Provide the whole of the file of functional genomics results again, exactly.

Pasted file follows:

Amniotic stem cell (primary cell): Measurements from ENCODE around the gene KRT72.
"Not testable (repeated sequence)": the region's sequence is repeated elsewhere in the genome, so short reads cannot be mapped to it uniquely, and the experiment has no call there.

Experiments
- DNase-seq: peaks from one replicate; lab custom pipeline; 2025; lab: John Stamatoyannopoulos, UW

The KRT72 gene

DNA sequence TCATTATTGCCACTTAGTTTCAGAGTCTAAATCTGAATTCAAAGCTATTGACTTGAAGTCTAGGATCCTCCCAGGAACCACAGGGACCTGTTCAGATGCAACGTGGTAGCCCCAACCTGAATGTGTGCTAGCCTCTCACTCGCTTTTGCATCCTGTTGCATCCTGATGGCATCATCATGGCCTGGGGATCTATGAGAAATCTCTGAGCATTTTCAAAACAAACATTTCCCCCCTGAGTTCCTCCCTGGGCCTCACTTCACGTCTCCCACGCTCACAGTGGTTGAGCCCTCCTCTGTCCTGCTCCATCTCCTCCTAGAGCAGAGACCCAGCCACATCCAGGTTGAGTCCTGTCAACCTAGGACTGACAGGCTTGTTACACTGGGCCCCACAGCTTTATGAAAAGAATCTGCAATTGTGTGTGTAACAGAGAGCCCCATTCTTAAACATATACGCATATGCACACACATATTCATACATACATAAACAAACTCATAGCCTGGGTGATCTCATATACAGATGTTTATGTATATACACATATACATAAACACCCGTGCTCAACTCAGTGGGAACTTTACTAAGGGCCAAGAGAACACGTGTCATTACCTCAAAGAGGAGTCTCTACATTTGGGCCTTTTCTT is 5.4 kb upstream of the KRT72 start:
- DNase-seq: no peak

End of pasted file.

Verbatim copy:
Amniotic stem cell (primary cell): Measurements from ENCODE around the gene KRT72.
"Not testable (repeated sequence)": the region's sequence is repeated elsewhere in the genome, so short reads cannot be mapped to it uniquely, and the experiment has no call there.

Experiments
- DNase-seq: peaks from one replicate; lab custom pipeline; 2025; lab: John Stamatoyannopoulos, UW

The KRT72 gene

DNA sequence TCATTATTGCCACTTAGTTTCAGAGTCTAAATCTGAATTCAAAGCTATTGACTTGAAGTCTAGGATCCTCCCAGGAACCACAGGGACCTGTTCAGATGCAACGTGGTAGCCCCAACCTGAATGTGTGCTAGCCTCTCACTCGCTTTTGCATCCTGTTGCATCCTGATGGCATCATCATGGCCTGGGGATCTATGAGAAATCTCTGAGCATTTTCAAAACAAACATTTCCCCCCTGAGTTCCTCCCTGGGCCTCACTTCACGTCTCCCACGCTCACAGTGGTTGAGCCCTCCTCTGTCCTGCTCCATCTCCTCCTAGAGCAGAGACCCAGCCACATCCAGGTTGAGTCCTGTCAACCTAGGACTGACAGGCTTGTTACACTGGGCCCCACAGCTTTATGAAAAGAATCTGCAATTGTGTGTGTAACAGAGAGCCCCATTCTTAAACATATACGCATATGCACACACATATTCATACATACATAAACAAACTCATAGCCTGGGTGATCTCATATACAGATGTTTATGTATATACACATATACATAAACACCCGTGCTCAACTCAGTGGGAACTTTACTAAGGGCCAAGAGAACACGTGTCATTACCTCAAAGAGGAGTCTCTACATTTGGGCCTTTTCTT is 5.4 kb upstream of the KRT72 start:
- DNase-seq: no peak